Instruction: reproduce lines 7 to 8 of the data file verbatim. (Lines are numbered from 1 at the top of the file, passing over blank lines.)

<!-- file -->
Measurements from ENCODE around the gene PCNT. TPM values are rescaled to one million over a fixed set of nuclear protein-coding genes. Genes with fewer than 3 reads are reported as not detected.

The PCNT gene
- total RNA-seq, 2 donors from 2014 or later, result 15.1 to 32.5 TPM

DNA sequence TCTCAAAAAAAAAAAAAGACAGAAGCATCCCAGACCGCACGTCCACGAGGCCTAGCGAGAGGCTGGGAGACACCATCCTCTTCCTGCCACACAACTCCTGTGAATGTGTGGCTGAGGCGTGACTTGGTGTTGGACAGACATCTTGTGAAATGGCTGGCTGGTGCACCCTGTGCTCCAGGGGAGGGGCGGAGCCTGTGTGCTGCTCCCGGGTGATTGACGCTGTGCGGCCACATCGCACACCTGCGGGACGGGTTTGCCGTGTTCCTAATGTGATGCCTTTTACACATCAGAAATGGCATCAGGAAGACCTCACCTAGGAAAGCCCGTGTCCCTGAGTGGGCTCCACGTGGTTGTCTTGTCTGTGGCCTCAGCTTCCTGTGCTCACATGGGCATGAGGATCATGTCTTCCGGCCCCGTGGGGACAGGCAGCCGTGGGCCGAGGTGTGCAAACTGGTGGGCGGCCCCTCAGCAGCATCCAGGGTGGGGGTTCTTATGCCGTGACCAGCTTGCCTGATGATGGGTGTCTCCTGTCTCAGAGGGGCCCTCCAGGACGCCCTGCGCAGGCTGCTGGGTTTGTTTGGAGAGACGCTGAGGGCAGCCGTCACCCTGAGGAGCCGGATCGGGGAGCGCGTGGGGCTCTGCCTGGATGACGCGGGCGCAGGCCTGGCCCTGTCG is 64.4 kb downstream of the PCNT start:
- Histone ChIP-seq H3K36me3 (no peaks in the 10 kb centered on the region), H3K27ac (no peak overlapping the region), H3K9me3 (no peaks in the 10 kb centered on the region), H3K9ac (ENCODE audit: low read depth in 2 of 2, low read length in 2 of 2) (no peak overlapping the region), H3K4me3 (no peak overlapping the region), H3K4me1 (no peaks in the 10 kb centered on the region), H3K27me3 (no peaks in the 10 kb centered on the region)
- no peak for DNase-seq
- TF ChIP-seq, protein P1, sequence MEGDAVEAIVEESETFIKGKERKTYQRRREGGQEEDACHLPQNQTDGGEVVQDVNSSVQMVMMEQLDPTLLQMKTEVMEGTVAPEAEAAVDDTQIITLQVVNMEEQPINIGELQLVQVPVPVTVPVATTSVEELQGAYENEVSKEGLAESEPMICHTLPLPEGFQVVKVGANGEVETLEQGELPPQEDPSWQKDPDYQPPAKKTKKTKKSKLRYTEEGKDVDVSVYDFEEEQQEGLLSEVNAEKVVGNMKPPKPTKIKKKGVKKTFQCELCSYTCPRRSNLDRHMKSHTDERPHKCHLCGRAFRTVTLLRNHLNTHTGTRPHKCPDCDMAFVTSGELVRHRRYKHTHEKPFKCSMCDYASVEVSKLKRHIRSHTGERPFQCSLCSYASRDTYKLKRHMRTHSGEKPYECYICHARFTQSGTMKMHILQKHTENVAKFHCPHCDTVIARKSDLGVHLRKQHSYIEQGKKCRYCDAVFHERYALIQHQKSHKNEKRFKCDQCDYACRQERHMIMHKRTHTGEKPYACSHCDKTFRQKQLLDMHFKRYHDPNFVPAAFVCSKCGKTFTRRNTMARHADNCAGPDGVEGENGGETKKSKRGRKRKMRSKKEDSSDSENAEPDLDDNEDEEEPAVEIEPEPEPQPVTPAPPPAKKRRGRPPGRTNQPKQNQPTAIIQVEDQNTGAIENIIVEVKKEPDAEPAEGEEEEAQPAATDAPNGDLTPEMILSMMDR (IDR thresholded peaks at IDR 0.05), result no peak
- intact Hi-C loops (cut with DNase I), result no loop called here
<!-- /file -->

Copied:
- TF ChIP-seq, protein P1, sequence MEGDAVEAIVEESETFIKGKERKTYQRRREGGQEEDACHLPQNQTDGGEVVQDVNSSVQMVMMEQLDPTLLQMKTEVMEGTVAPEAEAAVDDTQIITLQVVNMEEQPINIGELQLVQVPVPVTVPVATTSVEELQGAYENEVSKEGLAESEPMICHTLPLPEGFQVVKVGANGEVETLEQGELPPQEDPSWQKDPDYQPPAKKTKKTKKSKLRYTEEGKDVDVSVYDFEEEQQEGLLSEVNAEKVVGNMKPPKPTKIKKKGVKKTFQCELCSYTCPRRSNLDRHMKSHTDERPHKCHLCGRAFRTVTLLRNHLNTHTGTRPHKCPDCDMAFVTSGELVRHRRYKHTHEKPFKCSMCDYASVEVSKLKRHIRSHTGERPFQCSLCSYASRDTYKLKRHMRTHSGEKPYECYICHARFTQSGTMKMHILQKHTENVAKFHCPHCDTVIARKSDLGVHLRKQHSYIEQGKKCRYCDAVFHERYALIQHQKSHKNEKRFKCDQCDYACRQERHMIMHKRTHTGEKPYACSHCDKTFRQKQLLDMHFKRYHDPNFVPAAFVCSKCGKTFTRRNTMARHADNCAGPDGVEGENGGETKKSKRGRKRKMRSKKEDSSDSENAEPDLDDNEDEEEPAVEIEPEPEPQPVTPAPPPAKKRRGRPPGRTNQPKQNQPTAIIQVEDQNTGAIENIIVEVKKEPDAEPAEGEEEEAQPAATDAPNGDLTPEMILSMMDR (IDR thresholded peaks at IDR 0.05), result no peak
- intact Hi-C loops (cut with DNase I), result no loop called here